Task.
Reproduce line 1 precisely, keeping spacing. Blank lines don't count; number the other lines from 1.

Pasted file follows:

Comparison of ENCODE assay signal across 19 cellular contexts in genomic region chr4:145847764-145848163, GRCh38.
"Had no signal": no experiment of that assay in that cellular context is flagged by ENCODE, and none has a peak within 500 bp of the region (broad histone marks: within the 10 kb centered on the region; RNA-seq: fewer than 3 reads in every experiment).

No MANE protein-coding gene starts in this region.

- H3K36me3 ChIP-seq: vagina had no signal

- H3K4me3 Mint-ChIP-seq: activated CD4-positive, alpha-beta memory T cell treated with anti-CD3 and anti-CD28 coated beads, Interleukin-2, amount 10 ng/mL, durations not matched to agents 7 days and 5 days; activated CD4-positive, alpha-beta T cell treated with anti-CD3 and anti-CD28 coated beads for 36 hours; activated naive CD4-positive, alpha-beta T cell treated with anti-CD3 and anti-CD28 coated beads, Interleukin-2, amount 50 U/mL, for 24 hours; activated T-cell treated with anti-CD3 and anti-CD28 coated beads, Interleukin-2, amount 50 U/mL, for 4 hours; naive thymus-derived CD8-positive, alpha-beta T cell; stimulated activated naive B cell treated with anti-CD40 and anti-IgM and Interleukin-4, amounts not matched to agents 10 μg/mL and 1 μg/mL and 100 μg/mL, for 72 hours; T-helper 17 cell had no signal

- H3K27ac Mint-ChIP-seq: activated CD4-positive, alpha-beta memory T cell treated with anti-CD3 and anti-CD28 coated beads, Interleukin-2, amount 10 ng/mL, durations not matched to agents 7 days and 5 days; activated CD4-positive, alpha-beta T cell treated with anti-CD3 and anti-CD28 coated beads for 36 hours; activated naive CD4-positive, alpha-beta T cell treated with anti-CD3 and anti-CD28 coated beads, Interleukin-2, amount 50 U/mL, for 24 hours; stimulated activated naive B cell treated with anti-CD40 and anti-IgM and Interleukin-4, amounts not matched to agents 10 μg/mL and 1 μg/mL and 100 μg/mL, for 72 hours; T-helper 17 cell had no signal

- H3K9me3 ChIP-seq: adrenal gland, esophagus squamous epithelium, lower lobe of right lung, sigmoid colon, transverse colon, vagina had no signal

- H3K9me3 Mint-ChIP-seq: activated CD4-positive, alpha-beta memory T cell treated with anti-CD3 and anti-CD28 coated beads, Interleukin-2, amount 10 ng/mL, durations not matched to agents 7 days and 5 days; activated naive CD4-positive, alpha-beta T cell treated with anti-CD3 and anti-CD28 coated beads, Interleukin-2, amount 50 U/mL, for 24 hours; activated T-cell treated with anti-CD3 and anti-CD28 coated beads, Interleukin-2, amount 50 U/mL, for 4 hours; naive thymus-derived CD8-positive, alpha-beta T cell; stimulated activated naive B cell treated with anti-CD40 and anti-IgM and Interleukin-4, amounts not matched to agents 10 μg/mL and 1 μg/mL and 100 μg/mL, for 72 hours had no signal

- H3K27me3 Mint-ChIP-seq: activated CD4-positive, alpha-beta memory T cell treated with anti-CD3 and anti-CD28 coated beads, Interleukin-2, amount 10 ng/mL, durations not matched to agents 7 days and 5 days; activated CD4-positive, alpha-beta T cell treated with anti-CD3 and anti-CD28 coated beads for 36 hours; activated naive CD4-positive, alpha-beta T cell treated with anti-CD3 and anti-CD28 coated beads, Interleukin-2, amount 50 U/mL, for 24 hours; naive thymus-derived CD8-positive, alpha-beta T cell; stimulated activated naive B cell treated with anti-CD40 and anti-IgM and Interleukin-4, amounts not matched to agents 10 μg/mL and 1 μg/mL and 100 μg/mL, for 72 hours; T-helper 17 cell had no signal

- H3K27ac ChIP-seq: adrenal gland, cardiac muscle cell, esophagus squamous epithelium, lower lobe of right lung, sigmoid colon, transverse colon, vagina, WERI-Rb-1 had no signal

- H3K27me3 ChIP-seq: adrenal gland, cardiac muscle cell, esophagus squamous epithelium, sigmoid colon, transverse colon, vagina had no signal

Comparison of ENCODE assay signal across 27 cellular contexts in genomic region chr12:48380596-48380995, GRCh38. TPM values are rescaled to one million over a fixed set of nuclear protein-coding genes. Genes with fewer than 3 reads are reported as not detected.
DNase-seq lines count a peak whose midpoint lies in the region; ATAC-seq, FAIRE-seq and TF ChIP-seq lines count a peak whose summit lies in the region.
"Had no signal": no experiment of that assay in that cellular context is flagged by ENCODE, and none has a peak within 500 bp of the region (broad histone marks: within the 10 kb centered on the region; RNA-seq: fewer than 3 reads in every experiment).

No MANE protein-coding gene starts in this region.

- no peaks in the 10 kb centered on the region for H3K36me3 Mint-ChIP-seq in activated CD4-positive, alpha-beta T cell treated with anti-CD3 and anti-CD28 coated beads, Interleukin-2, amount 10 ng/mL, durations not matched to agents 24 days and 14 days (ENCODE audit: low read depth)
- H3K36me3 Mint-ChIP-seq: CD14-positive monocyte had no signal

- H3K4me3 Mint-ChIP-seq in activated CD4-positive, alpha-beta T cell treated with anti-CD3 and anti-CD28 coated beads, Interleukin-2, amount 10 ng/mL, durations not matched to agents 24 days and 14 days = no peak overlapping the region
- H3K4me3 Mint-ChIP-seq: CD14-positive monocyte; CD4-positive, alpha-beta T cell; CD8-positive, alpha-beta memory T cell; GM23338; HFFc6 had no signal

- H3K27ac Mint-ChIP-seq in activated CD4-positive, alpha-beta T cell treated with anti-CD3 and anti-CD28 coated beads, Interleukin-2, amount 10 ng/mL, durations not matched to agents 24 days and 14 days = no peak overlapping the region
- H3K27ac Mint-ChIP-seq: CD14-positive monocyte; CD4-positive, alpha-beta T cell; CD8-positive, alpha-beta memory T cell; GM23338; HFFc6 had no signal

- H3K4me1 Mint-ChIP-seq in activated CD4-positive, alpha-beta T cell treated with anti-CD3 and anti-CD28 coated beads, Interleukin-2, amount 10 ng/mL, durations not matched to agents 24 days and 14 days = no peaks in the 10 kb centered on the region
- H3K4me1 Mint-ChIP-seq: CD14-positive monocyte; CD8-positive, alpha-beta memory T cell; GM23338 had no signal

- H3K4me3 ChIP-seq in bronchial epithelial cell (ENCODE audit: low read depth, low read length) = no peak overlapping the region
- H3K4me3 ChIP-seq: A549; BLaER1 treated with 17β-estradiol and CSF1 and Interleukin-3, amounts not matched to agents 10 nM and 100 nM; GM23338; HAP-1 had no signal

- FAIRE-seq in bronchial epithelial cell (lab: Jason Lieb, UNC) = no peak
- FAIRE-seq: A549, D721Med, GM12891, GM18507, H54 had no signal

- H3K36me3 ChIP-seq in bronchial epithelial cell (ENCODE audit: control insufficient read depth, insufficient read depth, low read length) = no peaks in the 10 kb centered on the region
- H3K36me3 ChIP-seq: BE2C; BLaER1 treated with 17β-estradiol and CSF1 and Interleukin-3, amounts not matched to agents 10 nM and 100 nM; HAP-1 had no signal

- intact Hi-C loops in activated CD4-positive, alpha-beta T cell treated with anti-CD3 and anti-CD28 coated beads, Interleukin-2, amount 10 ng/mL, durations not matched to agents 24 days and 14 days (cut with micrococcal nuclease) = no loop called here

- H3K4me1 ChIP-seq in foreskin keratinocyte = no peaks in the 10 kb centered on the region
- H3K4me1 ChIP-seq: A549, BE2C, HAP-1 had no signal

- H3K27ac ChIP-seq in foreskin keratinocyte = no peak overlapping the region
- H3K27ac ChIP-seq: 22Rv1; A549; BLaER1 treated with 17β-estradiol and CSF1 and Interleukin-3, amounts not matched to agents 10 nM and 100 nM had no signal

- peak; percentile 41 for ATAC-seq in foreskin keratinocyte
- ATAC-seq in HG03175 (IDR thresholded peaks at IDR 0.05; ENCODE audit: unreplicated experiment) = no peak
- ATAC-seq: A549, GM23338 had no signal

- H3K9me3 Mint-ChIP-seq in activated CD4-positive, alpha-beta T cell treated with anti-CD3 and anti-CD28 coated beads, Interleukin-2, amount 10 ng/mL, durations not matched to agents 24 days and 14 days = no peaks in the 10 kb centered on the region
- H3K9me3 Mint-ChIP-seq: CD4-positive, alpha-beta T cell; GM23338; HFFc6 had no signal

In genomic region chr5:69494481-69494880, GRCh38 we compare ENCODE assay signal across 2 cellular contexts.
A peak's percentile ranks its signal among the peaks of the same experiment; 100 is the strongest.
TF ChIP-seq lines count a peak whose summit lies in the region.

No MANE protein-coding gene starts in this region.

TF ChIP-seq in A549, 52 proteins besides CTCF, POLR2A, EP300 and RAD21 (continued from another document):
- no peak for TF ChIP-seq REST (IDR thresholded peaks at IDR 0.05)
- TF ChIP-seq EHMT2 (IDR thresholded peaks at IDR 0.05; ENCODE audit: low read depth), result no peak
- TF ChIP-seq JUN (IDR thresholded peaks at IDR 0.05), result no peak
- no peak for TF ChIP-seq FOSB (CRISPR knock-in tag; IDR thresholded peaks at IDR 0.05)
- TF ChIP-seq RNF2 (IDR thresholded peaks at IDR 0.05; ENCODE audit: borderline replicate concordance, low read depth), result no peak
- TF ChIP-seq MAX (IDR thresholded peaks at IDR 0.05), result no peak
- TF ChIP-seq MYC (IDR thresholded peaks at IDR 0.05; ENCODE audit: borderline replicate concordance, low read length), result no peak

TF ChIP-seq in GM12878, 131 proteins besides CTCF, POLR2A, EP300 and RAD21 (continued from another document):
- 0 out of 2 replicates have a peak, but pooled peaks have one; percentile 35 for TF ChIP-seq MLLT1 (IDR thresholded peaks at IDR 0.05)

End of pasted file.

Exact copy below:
Comparison of ENCODE assay signal across 19 cellular contexts in genomic region chr4:145847764-145848163, GRCh38.